By Rebecca Cairns, Mar. 14: I'm willing, more than most people, to go through some discomfort."
That's how American conservation photographer Tim Laman ended up with water rising over his knees in a marshy river delta at midnight, his camera gear floating by his side. "I got myself into a situation," he admits.
Laman was in Venezuela's Orinoco Basin searching for scarlet ibises, bright orange-red birds that roost among the tangle of mangrove roots and sticky mudflats at dusk. He wanted to photograph the birds in the evening and morning light -- which meant spending the night on a fixed plywood raft in the middle of the river. But the tide charts he was using were incomplete and, as the sun set, the water came up over the raft.
"I spent the whole night standing on the platform, waiting for the tide to go back down, which it finally did by morning," says Laman. "The sun came up and I got my camera back out and got more pictures of the birds."
It's a shot from this trip that wraps around the cover of his new photo book, "Bird Planet," capturing the birds in flight, contrasted against a baby blue sky and softly glowing full moon.
"I think it was worth it, overall," he jokes. This misadventure was the worst, he says, although after spending three decades photographing birds, he's put himself in many precarious positions in pursuit of the perfect image.
"When you freeze the moment of a bird in flight, taking off, or in a (mating) display, you capture a moment in time," says Laman, who hopes his work will inspire people to take care of birds, and their habitats.
"They're one of the most charismatic and readily-observed types of wildlife, that people can see whether in the city or the country," he says, adding: "Getting people to appreciate and pay attention more is one of my goals."
544 days and 40,000 photos
Laman developed his lifelong obsession with tropical birds while carrying out research for his PhD in the rainforests of Borneo. In the early 2000s, he pitched a story to National Geographic about the birds-of-paradise of New Guinea, a tropical island in the South Pacific split between the nation of Papua New Guinea in the east, and Indonesia to the west. According to Laman, the publication had never run a feature on the birds with photographs: "It seemed like a group that was really under-photographed and under-appreciated," he adds.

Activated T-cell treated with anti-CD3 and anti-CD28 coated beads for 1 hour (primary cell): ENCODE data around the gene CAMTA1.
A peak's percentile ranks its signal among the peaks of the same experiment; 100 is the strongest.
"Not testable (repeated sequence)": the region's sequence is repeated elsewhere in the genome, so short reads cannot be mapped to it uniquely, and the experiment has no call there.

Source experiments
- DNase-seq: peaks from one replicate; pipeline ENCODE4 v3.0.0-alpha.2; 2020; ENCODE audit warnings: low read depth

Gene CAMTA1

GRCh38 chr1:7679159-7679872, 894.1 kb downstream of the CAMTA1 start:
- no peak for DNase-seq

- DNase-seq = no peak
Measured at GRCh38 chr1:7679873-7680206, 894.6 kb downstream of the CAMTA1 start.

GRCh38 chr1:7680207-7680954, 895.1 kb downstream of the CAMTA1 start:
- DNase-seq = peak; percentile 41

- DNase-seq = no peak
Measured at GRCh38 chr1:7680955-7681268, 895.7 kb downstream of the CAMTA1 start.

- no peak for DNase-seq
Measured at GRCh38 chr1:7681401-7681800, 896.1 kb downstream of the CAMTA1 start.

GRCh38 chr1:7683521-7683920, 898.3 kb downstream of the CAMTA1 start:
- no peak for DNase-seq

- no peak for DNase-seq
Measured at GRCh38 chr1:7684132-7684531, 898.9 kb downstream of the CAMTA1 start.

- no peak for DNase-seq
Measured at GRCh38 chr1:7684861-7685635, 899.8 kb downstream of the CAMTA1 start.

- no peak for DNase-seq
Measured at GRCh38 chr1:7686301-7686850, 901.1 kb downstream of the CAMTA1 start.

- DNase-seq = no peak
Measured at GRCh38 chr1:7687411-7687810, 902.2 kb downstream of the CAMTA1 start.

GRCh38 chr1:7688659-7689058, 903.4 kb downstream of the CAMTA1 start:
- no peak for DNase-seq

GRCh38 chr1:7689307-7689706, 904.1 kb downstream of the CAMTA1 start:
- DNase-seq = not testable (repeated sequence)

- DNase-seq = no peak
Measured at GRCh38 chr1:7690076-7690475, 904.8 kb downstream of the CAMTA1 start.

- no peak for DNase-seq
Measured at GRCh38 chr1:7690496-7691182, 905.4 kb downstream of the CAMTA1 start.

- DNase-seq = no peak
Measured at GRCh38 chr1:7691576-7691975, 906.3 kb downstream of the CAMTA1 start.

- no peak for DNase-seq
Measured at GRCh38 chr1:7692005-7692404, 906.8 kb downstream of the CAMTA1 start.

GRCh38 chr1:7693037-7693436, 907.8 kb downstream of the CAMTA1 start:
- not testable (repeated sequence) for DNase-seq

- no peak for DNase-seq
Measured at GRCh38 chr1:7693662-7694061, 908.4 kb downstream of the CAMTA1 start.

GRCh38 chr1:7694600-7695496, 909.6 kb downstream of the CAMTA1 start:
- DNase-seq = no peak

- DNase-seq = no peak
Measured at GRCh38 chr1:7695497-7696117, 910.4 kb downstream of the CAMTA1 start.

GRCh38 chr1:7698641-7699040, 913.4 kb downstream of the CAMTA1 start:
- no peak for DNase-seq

Laman visited New Guinea five times for the article, presenting photos of around 15 species for the feature spread. But he wanted to do more and made it his mission to photograph all 39 species known to science at the time (since then that number has increased to 45).
Between 2004 and 2012, Laman and ornithologist Edwin Scholes made 18 trips to New Guinea, spending 544 days there in total. Laman took nearly 40,000 pictures, becoming the first person to capture every known species of the bird of paradise on camera.
This enormous endeavour gets a whole chapter in the book, revealing the birds' dramatic and colourful mating displays.
"Once you find their display site during the breeding season, they usually come every morning," he says, adding that he would spend up to eight hours a day in a "blind," the camouflaged shelter that scientists and photographers use to observe wildlife up close, waiting for the birds.
He also shot footage of the birds-of-paradise which has made its way into wildlife documentaries, including "Dancing with the Birds" on Netflix and contributed to scientific research.
Laman is the co-founder of The Cornell Lab of Ornithology's Birds-of-Paradise Project, where his videos and images are archived for scientists to use in research.
In one instance, Laman's work provided corroboration for a DNA study which identified a distinct species of bird of paradise. "Once we recorded its behaviour and revealed the shape of the plumes of the displaying male, it was really clear," says Laman.
Another study on the colours and dancing rituals of the birds-of-paradise's mating displays utilized nearly 1,000 video clips from the archive, allowing the researchers to conduct "a very detailed analysis of the evolution of the bird-of-paradise displays, without ever going to New Guinea," says Laman.
A flagship species for the forest
Laman is a founding member of the International League of Conservation Photographers, and his work has played a critical role in conservation.
His image of a greater bird of paradise at sunset became the face of a successful conservation campaign in New Guinea, that prevented a huge swathe of rainforest from being turned into a sugarcane plantation.
New Guinea is home to the third largest rainforest in the world, after the Amazon and Congo, and with 80% still intact it's important as a home for wildlife and for sequestering carbon.
However, plans for industrial logging, mining operations, palm oil plantations and major infrastructure projects are threatening the integrity of these forests.
Laman hopes the birds of paradise can be a flagship species for New Guinea, and "bring people's attention to this important forest that we should try to protect."
He's also eager to show people that beautiful wildlife doesn't just exist in far-flung places: "Bird Planet" highlights the splendour of birds in his own backyards in Lexington, Massachusetts, such as blue jays and pileated woodpeckers. Laman hopes that readers will connect the photos in his book with the wildlife they see every day, and take action to protect pockets of nature wherever they exist.
"Birds are everywhere, from Antarctica to the Arctic to the tropics," says Laman. "If we can protect habitats for birds, then it's a great way to protect habitats for everything else."